Corby Bolts

Discussion in 'Saw Makers Forum' started by TraditionalToolworks, Nov 4, 2022.

  1. TraditionalToolworks

    TraditionalToolworks Most Valued Member

    Messages:
    187
    I mentioned in a previous post that I am starting to realize that saws should not be designed to have the plate replaced and/or taken apart, it seems more logical to build so that the saw never comes apart.

    One thing that made me think that way is the Corby bolts. The Corby bolts are a takeoff on the Loveless pins, which are a stainless sleeve with a screw. Both of these designs were intended to allow snug up when assembled with epoxy, to hold it together, but after it dries the ends are first cut off with a band saw, and then ground on a belt grinder.

    I bought these copper Corby Bolts which I may use in my knifes and/or handsaws.

    I show how the Corby opened to show that there is a flat section that extends through the knife tang, as it could do the same on a handsaw handle. All you need to do is make them deeper, I think I could make some bronze ones using 1/2" bronze rod, epoxy everything together, handle, nuts, saw plate, et al...

    Loveless

    top_loveless_fasteners.jpg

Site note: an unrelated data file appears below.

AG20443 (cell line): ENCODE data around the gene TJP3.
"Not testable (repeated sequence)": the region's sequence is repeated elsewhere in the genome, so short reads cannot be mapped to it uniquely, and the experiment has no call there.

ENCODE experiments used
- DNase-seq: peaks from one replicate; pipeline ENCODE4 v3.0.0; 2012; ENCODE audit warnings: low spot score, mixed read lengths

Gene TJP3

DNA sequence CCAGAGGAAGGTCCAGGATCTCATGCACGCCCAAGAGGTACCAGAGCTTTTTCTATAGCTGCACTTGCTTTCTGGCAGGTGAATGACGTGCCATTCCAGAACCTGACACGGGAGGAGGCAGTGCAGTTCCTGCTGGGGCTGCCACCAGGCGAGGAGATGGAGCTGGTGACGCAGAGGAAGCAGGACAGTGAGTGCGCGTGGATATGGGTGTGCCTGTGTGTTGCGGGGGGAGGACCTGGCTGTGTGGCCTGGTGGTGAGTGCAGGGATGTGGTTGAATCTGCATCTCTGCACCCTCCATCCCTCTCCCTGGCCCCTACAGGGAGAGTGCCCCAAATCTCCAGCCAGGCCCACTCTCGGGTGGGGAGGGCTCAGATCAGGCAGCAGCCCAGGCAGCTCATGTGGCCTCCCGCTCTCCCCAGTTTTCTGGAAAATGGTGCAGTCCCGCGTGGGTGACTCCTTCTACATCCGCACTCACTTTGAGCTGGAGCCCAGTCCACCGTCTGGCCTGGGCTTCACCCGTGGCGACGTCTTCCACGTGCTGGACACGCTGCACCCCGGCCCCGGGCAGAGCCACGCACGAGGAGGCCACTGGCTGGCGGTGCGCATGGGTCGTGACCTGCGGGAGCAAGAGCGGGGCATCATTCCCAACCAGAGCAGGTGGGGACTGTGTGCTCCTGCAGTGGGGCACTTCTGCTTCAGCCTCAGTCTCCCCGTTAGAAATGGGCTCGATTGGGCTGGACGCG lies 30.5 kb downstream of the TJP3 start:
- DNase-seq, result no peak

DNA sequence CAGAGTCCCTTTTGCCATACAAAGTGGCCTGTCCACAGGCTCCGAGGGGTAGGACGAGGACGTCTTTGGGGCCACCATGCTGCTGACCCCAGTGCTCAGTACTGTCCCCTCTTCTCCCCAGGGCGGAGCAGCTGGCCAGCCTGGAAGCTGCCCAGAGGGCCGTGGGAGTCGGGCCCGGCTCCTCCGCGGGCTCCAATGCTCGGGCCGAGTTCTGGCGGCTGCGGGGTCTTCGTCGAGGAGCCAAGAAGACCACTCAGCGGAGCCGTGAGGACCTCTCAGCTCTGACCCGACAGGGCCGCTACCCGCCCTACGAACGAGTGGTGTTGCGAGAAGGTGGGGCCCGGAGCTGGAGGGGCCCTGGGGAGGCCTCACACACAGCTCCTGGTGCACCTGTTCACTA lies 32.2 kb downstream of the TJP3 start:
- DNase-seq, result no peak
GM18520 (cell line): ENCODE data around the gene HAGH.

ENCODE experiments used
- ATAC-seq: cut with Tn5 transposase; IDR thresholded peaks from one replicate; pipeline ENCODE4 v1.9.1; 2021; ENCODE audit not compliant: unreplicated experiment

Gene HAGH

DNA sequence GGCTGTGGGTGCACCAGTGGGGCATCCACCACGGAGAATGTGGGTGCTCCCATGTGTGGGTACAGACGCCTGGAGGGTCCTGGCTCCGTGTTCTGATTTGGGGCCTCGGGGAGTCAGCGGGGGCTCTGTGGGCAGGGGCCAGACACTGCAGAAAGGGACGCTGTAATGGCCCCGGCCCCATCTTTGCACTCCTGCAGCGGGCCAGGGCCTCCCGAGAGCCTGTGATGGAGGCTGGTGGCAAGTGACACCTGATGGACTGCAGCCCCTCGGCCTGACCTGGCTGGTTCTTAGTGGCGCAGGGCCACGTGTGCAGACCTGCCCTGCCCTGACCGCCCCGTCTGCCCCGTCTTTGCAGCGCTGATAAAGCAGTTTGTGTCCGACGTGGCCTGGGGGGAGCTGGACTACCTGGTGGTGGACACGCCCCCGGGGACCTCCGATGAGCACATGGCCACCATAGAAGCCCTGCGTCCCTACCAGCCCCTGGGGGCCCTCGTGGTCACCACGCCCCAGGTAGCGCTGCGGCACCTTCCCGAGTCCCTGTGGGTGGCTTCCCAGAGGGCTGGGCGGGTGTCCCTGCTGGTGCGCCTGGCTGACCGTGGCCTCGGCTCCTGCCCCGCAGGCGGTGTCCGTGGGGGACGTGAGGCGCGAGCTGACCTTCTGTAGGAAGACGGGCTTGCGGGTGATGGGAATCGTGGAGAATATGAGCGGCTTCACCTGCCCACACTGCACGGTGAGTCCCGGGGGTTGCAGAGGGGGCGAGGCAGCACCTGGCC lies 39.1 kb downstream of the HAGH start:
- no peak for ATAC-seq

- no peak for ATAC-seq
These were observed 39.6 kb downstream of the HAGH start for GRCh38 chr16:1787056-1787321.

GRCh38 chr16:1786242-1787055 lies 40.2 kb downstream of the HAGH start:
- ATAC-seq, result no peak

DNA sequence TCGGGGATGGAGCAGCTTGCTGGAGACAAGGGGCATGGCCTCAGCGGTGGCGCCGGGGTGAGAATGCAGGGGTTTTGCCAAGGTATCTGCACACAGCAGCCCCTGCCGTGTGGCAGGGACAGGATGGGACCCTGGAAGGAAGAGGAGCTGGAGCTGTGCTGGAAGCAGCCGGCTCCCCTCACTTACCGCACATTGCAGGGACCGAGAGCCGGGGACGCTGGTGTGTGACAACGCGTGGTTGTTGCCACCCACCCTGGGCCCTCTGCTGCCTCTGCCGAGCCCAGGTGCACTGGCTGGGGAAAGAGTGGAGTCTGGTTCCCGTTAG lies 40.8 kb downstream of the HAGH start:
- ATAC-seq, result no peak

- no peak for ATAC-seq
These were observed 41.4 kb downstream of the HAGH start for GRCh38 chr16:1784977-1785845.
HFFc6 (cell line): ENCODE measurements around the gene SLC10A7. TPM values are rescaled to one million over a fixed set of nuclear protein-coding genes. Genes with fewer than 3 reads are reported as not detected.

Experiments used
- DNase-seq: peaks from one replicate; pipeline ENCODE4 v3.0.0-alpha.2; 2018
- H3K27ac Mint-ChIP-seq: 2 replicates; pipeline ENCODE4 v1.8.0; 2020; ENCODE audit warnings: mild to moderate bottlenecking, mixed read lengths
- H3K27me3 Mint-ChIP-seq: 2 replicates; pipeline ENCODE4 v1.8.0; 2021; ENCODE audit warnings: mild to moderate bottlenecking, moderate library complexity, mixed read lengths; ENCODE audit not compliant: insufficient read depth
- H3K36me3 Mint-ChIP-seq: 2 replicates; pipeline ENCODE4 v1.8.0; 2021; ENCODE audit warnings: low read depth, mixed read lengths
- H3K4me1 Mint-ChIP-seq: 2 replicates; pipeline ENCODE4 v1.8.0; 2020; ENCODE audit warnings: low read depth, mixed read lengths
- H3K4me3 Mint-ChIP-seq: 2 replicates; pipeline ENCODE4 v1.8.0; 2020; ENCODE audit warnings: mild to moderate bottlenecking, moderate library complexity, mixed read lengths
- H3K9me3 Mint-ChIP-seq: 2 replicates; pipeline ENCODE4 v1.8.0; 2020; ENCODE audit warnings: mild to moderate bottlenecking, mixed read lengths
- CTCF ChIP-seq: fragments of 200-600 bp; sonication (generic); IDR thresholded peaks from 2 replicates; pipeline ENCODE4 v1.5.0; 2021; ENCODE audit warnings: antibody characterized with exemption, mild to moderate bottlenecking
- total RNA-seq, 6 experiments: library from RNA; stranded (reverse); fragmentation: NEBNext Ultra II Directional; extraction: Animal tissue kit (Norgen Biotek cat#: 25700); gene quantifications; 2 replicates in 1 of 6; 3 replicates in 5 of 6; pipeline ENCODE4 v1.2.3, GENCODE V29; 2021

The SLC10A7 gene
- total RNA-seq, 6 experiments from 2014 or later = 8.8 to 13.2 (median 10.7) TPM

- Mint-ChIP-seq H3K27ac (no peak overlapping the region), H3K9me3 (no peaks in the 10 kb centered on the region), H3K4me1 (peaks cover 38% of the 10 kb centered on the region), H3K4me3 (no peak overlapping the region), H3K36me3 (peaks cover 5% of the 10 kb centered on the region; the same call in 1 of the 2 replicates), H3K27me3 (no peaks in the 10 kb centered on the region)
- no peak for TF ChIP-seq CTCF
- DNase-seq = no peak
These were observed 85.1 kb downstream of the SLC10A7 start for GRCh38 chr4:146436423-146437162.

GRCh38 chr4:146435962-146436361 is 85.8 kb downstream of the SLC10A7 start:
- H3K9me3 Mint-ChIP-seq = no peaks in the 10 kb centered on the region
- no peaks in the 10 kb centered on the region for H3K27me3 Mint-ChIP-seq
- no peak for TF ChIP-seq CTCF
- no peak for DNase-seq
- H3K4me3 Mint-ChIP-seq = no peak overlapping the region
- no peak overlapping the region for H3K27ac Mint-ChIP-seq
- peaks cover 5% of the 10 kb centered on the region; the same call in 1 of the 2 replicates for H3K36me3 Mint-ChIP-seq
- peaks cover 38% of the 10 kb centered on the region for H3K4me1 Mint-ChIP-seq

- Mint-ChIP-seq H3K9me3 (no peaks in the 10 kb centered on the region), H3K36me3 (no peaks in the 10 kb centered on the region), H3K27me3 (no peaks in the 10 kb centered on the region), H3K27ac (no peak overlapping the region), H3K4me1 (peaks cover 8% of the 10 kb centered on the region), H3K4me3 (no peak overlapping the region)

Corby

    corby-bolts-copper.jpg


    Any comments?
     
  2. pedder

    pedder Active Member

    Messages:
    42
    I, too, thought about designing a saw without screws.
    I would just use epoxy and no rivets or screws of any kind.
     
  3. TraditionalToolworks

    TraditionalToolworks Most Valued Member

    Messages:
    187
    Yes, I think back on one of the very early sawmakers, Vlad Spehar of Spehar-Toolworks who used a laminated back/plate, but I think he did use split-nuts. There's got to be a better way to assemble this type of tool. I do think Rob Lee came up with an interesting solution, although I've never been very fond of the synthetic materials, this handle is made of wood in an automated fashion, but it also allows people to make a replacement handle and that aspect of the LV design gets a touche.

    I think there is some validity to building a saw that doesn't disassemble. Even if a saw costs $500, or $750 as someone appears to have paid for that Wenzloff saw at the Charlesworth estate. That's not a lot of money by any means. It's pretty easy to spend that much at the grocery store...in a new bags. I bet I could spend that on meat/fish.